With applications for the bar exam due on December 9 and the recent kickoff of our Bar Exam Coaching program, we’ve got the bar exam on our minds. This coincides with a presentation by Board of Bar Examiners (BBE) Executive Director Marilyn Wellington to the BBA Council in November, shortly after the release of passage rates for the July 2016 exam.
While bar passage rates have dropped nationally for the last few years, Wellington believes that they are starting to level out. Much of the drop was due to a 30-40 percent decrease in applications to law school, resulting in many schools expanding their applicant pools to previously unseen levels in order to keep class sizes steady. Over the last few years, most schools have corrected for the application drop by decreasing their class sizes, leading Wellington to predict a corresponding correction in passage rates.
Graduates of our local law schools represent roughly 60% of Massachusetts bar exam takers. Wellington described increasing efforts at these and other schools to prepare students for the bar exam. Some provide bar preparatory courses for credit and/or tuition payment plans for third-party bar preparation courses.
In July, the overall Massachusetts bar exam passage rate was just under 71%. For first time takers it was just under 80%, which is pretty strong, though still seven to eight percentage points lower than the passage rates of a decade ago. The state continues to be slightly ahead of the national mean on the multiple choice portion of the exam. However, the number of bar takers continues to decrease, and in July was at its lowest number since 1983. Wellington explained that this is likely due to the impact of the Uniform Bar Exam (UBE).
Massachusetts recently became the 26th state to adopt the UBE, though it will not be implemented in the state until July 2018. The UBE tests only generally accepted legal principles and includes no local law. It is still a two-day exam, consisting of a one-day multiple choice portion and a one-day essay portion. The essay portion differs slightly from the current Massachusetts structure of 10 essay questions. Instead, there are 6 essay questions for half the day and the Multistate Practice Test (MPT) for the other half, consisting of two 90-minute questions where test takers are given a case file containing all the needed information and asked to produce a type of legal document, such as a memo to a partner or a legislator. The goal of the MPT is to:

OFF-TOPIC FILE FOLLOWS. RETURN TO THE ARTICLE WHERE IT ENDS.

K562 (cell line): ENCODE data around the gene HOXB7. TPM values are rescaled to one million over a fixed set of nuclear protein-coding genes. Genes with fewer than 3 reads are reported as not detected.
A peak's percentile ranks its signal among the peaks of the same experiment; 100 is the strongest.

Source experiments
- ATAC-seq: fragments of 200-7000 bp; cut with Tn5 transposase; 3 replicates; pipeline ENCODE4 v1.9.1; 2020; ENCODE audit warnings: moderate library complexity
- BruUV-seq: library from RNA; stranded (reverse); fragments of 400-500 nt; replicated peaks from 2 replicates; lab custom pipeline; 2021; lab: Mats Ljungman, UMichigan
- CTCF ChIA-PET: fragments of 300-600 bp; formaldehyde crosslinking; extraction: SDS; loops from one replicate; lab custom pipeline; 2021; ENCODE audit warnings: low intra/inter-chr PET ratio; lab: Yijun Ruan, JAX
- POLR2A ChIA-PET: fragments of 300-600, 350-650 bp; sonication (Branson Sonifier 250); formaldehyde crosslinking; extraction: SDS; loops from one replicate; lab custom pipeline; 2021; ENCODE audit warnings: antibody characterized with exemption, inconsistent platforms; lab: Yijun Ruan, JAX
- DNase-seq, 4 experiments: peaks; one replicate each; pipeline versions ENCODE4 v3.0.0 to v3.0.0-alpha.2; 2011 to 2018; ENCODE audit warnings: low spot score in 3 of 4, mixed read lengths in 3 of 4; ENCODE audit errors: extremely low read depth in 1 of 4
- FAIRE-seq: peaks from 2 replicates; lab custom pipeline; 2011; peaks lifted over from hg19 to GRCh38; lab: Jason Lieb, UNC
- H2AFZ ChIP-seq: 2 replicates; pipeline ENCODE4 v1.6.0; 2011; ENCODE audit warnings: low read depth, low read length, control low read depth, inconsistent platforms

test an examinee’s ability to use fundamental lawyering skills in a realistic situation and complete a task that a beginning lawyer should be able to accomplish. The MPT is not a test of substantive knowledge. Rather, it is designed to evaluate certain fundamental skills lawyers are expected to demonstrate regardless of the area of law in which the skills are applied.
In addition to the UBE, each state adopting it still retains control over any local components they want to add as well as what UBE score they require for passage. These details are still being worked out in Massachusetts, but Wellington explained that they are working on developing a free online course on local law issues rather than an additional local test like some other states require. However, the main benefit of the UBE is how much flexibility it gives takers who can apply their score in any UBE state, giving them the ability to be more mobile and potentially consider more employment options.
This is the type of background information we have equipped our bar exam coaches with, as well as specifics of the exam and what students can expect. While students are expected to prepare for the academic portion of the exam on their own, coaches are there to provide support from the legal community – mental, emotional, and practical preparation – and guidance on:
- Time management
- Effective study techniques
- Stress management
- Dealing with anxiety
Our Coaching Program was started in large part due to the efforts of Marilyn Wellington, SJC Justice Margot Botsford, and Probate and Family Court Chief Justice Angela Ordoñez. It is managed at the BBA by our Member Engagement Manager Kristen Scioli White and Public Service Programs Coordinator Cassandra Shavney. I am proud to be helping out with the program, both as a coach and in running a program this week on exam essay writing – The Anatomy of a Bar Exam Essay: Advice for Improving Your Score. I won’t bore you here with the details, but it was well attended and the students and coaches present had a lot of great questions about the essay exam process and substance, that I did my best to answer based on my experiences and observations both taking the bar and tutoring students. If you want more information about the coaching program please reach out to Cassandra (firstname.lastname@example.org).
Thanks to Marilyn Wellington and the great work of the Board of Bar Examiners, and best of luck to all the applicants taking the bar in February 2017 and beyond. We look forward to reporting on your success this spring!
– Jonathan Schreiber
Legislative and Public Policy Manager
Boston Bar Association